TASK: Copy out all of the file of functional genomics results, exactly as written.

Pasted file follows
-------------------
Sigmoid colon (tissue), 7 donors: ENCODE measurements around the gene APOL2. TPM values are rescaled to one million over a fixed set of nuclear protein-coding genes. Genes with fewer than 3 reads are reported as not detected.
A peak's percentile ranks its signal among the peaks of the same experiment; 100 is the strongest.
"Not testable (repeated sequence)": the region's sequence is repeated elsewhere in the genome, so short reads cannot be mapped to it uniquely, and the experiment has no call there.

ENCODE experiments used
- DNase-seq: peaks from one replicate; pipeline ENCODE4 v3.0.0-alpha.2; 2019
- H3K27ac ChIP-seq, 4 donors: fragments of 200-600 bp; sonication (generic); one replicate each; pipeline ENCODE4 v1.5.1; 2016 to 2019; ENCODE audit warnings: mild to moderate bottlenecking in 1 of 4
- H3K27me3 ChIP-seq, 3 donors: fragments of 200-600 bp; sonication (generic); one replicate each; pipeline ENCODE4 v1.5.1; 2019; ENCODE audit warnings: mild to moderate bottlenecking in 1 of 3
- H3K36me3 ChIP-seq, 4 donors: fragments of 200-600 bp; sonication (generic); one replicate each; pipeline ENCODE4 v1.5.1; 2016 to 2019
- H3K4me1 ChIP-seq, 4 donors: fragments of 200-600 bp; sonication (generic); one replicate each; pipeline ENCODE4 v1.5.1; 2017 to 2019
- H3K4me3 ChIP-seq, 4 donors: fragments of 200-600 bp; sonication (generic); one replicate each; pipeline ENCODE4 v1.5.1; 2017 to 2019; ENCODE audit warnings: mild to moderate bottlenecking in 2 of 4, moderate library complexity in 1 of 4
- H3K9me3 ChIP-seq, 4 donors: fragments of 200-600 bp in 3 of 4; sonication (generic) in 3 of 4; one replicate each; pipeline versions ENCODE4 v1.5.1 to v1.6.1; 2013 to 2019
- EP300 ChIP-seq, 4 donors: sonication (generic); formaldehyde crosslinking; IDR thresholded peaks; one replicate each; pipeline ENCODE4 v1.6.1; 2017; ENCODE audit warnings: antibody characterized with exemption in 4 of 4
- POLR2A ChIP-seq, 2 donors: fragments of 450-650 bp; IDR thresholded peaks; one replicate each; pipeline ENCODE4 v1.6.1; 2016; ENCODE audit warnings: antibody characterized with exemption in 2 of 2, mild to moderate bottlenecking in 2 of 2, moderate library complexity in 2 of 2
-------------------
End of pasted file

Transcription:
Sigmoid colon (tissue), 7 donors: ENCODE measurements around the gene APOL2. TPM values are rescaled to one million over a fixed set of nuclear protein-coding genes. Genes with fewer than 3 reads are reported as not detected.
A peak's percentile ranks its signal among the peaks of the same experiment; 100 is the strongest.
"Not testable (repeated sequence)": the region's sequence is repeated elsewhere in the genome, so short reads cannot be mapped to it uniquely, and the experiment has no call there.

ENCODE experiments used
- DNase-seq: peaks from one replicate; pipeline ENCODE4 v3.0.0-alpha.2; 2019
- H3K27ac ChIP-seq, 4 donors: fragments of 200-600 bp; sonication (generic); one replicate each; pipeline ENCODE4 v1.5.1; 2016 to 2019; ENCODE audit warnings: mild to moderate bottlenecking in 1 of 4
- H3K27me3 ChIP-seq, 3 donors: fragments of 200-600 bp; sonication (generic); one replicate each; pipeline ENCODE4 v1.5.1; 2019; ENCODE audit warnings: mild to moderate bottlenecking in 1 of 3
- H3K36me3 ChIP-seq, 4 donors: fragments of 200-600 bp; sonication (generic); one replicate each; pipeline ENCODE4 v1.5.1; 2016 to 2019
- H3K4me1 ChIP-seq, 4 donors: fragments of 200-600 bp; sonication (generic); one replicate each; pipeline ENCODE4 v1.5.1; 2017 to 2019
- H3K4me3 ChIP-seq, 4 donors: fragments of 200-600 bp; sonication (generic); one replicate each; pipeline ENCODE4 v1.5.1; 2017 to 2019; ENCODE audit warnings: mild to moderate bottlenecking in 2 of 4, moderate library complexity in 1 of 4
- H3K9me3 ChIP-seq, 4 donors: fragments of 200-600 bp in 3 of 4; sonication (generic) in 3 of 4; one replicate each; pipeline versions ENCODE4 v1.5.1 to v1.6.1; 2013 to 2019
- EP300 ChIP-seq, 4 donors: sonication (generic); formaldehyde crosslinking; IDR thresholded peaks; one replicate each; pipeline ENCODE4 v1.6.1; 2017; ENCODE audit warnings: antibody characterized with exemption in 4 of 4
- POLR2A ChIP-seq, 2 donors: fragments of 450-650 bp; IDR thresholded peaks; one replicate each; pipeline ENCODE4 v1.6.1; 2016; ENCODE audit warnings: antibody characterized with exemption in 2 of 2, mild to moderate bottlenecking in 2 of 2, moderate library complexity in 2 of 2